A few more students share out, including one pair who have highlighted the idea that aquatic areas tend to be more humid. I ask the class to comment, "Is this an important idea that we need to remember?" Several students remark that it isn't. When I ask the pair of students why they thought it might be an important idea, they identify the word "humid." This is an unknown word to them, so they thought it was important. We use context to figure out the meaning of the word, and then they confirm that it isn't an important idea after all. I finish by reminding students that if there is unknown vocabulary, then they need to either use context or look the word up before they can decide if it is an important idea.
I ask pairs to give me a thumbs-up if they feel comfortable diving into their section of text, or a thumbs-sideways if they want me to check in with them after a few minutes. I jot down the names of the students who need a check-in fairly quickly.
"Expert" Pairs Read Text & Collect Notes
I send my expert pairs off to read and collect their notes. I am actively working to get my students to better use technology, so I gave them the option of using the classroom laptops, however after looking at the complexity of the text; they wanted printed text so they could highlight and mark the text. There are a few terms that I do need to define for a few of the groups so I go to the pairs that are researching the sections below and briefly define the following words for them (writing them on the whiteboard for a visual reference):
Ponds & Lakes: Pleistocene glaciation - the ice age that occurred about 1.6 million years ago, resulting in the creation of large lakes
Oceans: stratified - layered; as thermal stratification (layers of heat) can also refer to layers of light - the ocean gets darker as you go deeper.
Students may also need some assistance with the paragraph that describes the hydrothermal vents (an opening in the sea floor out of which mineral-rich water flows) that occur along mid-ocean ridges (an underwater mountain ridge), and the chemosynthetic bacteria (bacteria that get their nutrients from the mineral rich water that flows from the hydrothermal vents) that exist there.
I then move to my "check-in" list and see how those pairs are doing with determining importance in text. Most are on the right track, with a pair or two needing some redirection. My students are working hard to find what is important vs. what is interesting, and doing a great job!
When all of the pairs have finished collecting their information and have completed their graphic organizers, I reconfigure or "jigsaw" groups so that there is one student who has researched each of the types from each of the two regions. This means I will have 4 groups with 6 students in each group.
For this activity, I tell my students, "We will follow this order in each group:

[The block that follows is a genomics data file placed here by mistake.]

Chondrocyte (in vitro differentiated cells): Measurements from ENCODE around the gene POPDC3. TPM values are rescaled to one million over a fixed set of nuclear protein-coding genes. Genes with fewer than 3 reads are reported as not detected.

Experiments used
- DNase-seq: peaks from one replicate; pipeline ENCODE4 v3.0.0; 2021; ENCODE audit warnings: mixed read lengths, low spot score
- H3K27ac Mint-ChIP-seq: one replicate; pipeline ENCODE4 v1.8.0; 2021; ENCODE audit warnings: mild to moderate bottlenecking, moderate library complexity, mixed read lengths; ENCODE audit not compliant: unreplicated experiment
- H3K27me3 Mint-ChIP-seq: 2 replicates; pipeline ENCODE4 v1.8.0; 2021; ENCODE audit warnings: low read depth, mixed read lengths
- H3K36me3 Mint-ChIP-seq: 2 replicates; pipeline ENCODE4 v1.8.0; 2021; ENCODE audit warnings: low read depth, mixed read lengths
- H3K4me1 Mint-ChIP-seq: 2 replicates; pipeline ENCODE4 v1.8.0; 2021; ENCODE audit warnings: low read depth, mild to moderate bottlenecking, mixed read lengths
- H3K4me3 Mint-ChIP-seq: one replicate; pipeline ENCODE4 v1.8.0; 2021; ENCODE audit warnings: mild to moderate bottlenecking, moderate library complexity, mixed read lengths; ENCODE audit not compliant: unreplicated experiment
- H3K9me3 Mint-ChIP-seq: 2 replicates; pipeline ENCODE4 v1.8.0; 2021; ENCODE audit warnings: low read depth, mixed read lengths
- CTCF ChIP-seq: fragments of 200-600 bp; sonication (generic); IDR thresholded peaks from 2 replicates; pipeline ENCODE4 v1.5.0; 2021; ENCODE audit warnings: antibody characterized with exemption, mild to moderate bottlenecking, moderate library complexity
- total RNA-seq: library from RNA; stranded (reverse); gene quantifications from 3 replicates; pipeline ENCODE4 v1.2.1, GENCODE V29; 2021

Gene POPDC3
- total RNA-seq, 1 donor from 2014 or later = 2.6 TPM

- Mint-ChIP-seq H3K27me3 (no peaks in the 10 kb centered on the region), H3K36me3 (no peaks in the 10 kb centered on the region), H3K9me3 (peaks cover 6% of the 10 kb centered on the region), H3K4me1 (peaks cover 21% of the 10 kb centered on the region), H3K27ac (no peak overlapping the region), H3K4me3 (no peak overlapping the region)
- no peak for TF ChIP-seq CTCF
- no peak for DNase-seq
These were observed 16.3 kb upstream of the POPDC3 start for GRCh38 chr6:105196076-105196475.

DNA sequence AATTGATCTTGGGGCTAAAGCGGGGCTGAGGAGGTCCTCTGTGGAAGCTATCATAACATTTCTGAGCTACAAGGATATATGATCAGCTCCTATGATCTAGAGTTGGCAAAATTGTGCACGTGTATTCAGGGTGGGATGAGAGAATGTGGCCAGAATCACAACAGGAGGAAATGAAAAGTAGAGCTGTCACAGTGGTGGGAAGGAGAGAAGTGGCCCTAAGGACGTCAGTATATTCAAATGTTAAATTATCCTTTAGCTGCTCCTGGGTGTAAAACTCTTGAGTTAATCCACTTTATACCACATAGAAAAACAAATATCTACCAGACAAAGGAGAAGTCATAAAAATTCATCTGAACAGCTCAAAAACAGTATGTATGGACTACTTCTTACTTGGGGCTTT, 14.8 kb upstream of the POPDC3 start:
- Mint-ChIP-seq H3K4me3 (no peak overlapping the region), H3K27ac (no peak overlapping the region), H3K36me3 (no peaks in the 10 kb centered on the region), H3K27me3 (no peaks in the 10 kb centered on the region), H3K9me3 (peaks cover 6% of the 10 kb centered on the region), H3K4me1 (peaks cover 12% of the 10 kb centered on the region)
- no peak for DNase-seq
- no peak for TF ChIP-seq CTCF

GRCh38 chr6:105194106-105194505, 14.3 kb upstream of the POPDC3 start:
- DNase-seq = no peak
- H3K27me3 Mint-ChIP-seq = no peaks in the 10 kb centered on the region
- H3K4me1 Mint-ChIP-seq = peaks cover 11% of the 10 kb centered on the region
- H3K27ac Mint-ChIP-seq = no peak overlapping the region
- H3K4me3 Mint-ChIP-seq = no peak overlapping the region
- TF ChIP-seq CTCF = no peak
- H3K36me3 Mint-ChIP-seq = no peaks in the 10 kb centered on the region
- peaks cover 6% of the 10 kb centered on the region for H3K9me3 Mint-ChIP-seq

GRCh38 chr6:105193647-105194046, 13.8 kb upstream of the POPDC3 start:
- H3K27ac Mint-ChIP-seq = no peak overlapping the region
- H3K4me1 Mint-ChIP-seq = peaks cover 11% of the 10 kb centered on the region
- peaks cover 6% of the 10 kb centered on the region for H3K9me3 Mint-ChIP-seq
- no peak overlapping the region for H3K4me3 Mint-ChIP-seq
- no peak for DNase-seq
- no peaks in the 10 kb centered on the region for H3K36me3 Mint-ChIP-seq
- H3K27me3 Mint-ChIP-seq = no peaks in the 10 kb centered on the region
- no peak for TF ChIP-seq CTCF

First - Freshwater Regions: Ponds & Lakes; Streams & Rivers; Wetlands
Then - Marine Regions: Oceans; Coral Reefs; Estuaries
I then allow the "experts" to present their information to their teams so that they can collect their notes. My students take this very seriously. They know that the learning of their team depends on their ability to present the information and ensure that it is understood by everyone. Even my students who are generally very quiet, speak up so that they are heard by all. This is a particularly important strategy for my English Language Learners. It gives them an opportunity to interact with the content, to practice vocabulary, and has social implications for the way in which they are perceived by their peers. As you can see in this Video Clip, students are listening to the person who is teaching.
When students are finished in their expert groups, they will complete a Science Team Evaluation. This holds all of the group members accountable for their participation.
I ask my students to gather in the meeting area with their graphic organizers. I want them to pull together what they have learned, but also to be able to compare and contrast saltwater and freshwater ecosystems. Although Venn Diagrams are often used for this, they can become difficult for students to construct on their own. I find that T-Charts are another great option. I construct a T-Chart on my classroom easel, and students begin sharing out what their peers have taught them. They are excited and engaged in our discussion, and our Classroom Chart is posted on the wall as a record of what they have learned.
I want my students to have an understanding of the levels of organization in an ecosystem, so I will give the Plaid Pete is Perplexed - Lesson 5 Check-Up sometime after today's lesson. Knowing that this will be difficult for them, I will have them work on it in their teams and we will check it together using the Levels of Organization chart.